SISTERS OF MERCY

The Charism of Catherine McAuley & the Sisters of Mercy

 

Centred on God, focused on world.

 

Catherine McAuley, who founded the Sisters of Mercy in 1831, never expected to be a nun. Towards the end of her life, she confessed, “I only wanted to serve the poor, because that seemed what God was asking of me.”

 

The well-spring in Catherine’s life was her sense of having been blessed by God, with a desire to enrich other lives from the bounty she had received. Her life was marked by a discontent with so much of what she saw, a ceaseless effort to make things better. “We can never say it is enough” was one of her quotes. And another: “We must resolve to be good today, but better tomorrow.”

 

Catherine’s vision of a world transformed by God’s love was fired by her deep conviction that she and her companions could make a difference to people’s lives. Her dream was to lift them from the poverty, ignorance and illness that ground them down, liberating them from whatever held them bound.

 

In the context of her day, that meant freedom from the penal laws which denied Irish Catholics the right to practise their faith, to own land and property, to find employment for themselves and schooling for their children. It meant especially protection and empowerment for women and girls, in a society where too often they were treated as chattels.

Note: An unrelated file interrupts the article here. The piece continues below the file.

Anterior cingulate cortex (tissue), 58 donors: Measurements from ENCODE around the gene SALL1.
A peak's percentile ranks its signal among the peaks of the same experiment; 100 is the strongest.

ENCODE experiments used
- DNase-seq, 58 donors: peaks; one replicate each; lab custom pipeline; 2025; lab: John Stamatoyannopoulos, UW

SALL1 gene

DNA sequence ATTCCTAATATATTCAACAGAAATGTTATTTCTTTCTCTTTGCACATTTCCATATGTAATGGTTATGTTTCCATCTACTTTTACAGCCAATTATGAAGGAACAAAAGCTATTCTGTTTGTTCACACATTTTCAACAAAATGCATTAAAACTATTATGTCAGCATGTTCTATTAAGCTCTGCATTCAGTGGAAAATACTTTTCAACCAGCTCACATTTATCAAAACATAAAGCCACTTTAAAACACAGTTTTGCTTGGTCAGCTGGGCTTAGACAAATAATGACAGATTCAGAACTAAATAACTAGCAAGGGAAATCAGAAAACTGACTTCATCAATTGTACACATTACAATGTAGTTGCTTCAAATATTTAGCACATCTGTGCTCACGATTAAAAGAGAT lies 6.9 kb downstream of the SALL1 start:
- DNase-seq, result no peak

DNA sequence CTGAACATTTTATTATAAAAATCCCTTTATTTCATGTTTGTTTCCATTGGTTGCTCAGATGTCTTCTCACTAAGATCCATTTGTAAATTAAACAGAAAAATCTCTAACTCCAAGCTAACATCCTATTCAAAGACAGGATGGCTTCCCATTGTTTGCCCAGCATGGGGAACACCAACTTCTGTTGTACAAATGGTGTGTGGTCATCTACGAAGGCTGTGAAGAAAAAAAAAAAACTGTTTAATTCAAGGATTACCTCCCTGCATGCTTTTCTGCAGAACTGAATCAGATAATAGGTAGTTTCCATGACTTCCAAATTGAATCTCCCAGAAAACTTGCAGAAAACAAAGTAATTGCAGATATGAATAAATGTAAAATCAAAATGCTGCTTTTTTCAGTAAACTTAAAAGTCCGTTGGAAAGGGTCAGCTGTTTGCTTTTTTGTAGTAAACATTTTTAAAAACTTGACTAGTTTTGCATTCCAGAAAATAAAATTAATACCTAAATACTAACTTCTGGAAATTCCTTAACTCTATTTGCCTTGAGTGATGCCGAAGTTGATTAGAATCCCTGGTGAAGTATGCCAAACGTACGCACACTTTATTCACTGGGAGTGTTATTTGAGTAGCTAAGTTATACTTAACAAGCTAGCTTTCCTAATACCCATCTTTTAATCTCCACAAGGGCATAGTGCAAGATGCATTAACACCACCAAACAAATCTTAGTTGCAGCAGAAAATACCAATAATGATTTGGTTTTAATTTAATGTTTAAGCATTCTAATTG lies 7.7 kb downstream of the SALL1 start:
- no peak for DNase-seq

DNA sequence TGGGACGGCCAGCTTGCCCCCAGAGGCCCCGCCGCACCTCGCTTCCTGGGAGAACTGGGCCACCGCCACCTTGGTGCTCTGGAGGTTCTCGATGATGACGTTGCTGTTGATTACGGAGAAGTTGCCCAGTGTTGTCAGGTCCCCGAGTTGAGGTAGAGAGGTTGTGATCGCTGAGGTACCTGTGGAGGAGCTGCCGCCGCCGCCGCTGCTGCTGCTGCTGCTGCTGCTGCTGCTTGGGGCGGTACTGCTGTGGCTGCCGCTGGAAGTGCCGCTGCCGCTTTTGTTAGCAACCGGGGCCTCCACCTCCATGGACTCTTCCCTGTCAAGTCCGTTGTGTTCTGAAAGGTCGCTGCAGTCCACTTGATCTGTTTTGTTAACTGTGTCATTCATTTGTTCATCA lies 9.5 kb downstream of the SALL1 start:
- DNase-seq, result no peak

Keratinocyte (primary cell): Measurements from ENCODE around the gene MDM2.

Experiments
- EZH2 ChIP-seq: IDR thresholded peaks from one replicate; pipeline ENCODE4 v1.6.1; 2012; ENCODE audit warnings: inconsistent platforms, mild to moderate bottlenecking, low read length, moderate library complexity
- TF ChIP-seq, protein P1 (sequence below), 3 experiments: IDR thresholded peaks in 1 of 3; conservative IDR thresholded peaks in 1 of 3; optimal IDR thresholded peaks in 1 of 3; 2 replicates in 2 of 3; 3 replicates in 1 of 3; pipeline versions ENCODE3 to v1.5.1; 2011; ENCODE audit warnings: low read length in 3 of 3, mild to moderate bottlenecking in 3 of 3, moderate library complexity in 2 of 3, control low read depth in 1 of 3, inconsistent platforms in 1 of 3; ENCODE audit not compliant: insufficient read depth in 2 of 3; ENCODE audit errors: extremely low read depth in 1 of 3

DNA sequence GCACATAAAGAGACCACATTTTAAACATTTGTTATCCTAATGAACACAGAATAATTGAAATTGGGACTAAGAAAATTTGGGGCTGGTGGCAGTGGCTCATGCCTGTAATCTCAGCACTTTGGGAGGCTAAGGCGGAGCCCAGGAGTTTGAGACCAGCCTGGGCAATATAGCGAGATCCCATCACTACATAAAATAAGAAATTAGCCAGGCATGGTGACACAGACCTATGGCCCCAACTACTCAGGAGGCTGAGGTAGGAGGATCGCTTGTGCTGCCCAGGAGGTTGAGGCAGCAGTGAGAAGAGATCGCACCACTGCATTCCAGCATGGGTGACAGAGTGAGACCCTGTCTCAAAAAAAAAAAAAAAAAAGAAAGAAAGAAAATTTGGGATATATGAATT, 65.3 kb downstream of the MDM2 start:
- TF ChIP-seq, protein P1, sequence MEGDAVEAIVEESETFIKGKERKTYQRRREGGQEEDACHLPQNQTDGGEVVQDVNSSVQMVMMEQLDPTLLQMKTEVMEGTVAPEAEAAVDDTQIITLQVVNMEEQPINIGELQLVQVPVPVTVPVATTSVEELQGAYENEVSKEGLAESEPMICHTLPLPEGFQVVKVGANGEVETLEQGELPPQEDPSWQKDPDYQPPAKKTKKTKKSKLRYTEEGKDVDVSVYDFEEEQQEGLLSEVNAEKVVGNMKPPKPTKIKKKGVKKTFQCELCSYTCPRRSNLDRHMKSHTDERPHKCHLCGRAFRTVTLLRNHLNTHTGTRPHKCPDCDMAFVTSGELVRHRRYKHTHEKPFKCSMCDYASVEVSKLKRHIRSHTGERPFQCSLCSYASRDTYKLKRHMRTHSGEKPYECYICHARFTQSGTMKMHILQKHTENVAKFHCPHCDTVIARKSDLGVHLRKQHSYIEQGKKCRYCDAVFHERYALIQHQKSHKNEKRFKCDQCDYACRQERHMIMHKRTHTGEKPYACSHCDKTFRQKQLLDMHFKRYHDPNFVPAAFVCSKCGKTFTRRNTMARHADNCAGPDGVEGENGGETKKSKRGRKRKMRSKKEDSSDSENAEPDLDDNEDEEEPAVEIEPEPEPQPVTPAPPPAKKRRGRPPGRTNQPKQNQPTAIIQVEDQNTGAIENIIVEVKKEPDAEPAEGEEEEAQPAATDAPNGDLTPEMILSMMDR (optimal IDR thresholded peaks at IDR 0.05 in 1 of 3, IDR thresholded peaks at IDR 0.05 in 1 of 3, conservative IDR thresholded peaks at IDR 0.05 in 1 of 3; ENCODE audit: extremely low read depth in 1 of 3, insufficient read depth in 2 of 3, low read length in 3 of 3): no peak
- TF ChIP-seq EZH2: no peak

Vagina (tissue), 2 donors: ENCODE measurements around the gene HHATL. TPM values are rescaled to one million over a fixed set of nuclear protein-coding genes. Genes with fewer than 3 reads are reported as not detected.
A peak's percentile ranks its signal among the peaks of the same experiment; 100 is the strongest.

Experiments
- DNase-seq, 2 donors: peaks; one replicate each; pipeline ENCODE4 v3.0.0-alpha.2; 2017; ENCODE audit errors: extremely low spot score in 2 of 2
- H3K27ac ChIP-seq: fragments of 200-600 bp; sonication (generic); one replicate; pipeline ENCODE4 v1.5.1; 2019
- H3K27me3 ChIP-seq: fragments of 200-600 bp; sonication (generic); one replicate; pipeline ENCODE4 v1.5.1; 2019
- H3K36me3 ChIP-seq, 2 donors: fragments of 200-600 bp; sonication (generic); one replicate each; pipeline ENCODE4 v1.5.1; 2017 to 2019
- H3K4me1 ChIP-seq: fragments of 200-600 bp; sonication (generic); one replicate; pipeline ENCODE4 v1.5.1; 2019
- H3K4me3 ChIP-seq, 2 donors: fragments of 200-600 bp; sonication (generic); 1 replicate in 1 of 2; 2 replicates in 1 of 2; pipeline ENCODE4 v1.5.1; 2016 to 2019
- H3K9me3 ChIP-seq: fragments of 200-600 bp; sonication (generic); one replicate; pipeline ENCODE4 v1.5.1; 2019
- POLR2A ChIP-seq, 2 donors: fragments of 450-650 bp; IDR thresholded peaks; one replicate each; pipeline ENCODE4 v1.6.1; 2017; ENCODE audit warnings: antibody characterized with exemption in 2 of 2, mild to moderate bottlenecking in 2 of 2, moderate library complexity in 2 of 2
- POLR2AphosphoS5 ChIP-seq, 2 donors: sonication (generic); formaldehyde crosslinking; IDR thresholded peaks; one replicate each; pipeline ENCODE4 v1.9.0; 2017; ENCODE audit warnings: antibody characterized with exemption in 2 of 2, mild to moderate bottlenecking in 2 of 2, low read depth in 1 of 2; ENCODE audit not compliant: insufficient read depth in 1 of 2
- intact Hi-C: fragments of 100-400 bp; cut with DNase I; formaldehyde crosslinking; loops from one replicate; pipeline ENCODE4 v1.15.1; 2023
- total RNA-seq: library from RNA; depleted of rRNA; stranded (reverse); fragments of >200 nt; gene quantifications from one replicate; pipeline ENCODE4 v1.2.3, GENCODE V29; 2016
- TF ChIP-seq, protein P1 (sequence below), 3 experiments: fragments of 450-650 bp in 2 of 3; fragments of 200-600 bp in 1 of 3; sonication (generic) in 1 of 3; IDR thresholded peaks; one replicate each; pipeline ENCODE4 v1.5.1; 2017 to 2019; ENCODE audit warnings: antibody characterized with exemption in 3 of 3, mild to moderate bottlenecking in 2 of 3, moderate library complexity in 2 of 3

Catherine was a lay woman when she built her first House of Mercy and began her ministry to Dublin’s sick and poor. Her first colleagues were young women poised to take their place in fashionable Irish society. She took vows at age 53, just 10 years before her death.

 

While religious life ensured that her dream continued to unfold, her focus remained centred on the world of her day. Her ‘walking sisters’ were never meant to be confined to the cloister, but were to find God in the lives of the people they served. The Sisters of Mercy were the first order of Catholic nuns to win church approval for a way of life that combined community prayer with social involvement.

 

Catherine was able to see God’s presence in the whole of life. She would endorse Mercy’s insistence today that people cannot live healthy lives on a dying planet, and that issues like global warming and climate change have to be on the agenda. Her spirit is reflected in the resolve of her sisters in Aotearoa, Samoa and Tonga to be “centred in God, impelled to be Mercy, keeping hope alive in our world today.”

 

Dennis Horton

Director of Mission 

Pou Atawhai Centre for Mercy Mission

Nga Whaea Atawhai Sisters of Mercy New Zealand

About us

Te Ngakau Waiora Mercy Spirituality Centre is a work of Nga Whaea Atawhai Sisters of Mercy Aotearoa New Zealand.

Te Ngakau Waiora Mercy Spirituality Centre
104 The Drive, Epsom, Auckland, New Zealand
00 64 (0) 9 638 6238   info@mercyspiritualitycentre.org.nz